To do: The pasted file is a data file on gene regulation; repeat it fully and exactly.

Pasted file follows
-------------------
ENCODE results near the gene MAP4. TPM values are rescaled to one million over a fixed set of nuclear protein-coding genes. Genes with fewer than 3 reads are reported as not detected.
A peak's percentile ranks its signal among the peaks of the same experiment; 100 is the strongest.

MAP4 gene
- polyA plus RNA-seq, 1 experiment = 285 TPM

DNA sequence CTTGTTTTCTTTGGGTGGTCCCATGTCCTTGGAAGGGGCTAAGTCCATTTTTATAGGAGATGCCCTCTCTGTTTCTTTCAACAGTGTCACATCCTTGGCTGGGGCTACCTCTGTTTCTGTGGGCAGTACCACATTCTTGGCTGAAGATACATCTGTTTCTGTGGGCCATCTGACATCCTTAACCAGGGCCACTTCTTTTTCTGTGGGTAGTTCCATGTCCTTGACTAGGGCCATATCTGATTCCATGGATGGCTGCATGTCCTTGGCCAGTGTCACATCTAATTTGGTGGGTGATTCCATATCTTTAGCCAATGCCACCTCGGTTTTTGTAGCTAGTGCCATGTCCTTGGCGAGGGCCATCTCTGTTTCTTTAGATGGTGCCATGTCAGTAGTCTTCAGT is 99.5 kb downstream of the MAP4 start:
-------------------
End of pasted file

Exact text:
ENCODE results near the gene MAP4. TPM values are rescaled to one million over a fixed set of nuclear protein-coding genes. Genes with fewer than 3 reads are reported as not detected.
A peak's percentile ranks its signal among the peaks of the same experiment; 100 is the strongest.

MAP4 gene
- polyA plus RNA-seq, 1 experiment = 285 TPM

DNA sequence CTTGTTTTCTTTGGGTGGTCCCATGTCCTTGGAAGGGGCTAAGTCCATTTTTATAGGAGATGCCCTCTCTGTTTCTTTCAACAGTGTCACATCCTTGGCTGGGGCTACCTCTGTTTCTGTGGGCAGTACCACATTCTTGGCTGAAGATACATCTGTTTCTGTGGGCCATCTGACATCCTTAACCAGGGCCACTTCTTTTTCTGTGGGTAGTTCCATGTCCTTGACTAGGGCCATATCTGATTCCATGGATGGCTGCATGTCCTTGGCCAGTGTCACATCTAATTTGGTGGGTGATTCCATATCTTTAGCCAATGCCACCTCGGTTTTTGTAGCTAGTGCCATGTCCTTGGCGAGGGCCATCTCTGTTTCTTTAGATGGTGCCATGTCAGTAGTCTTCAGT is 99.5 kb downstream of the MAP4 start: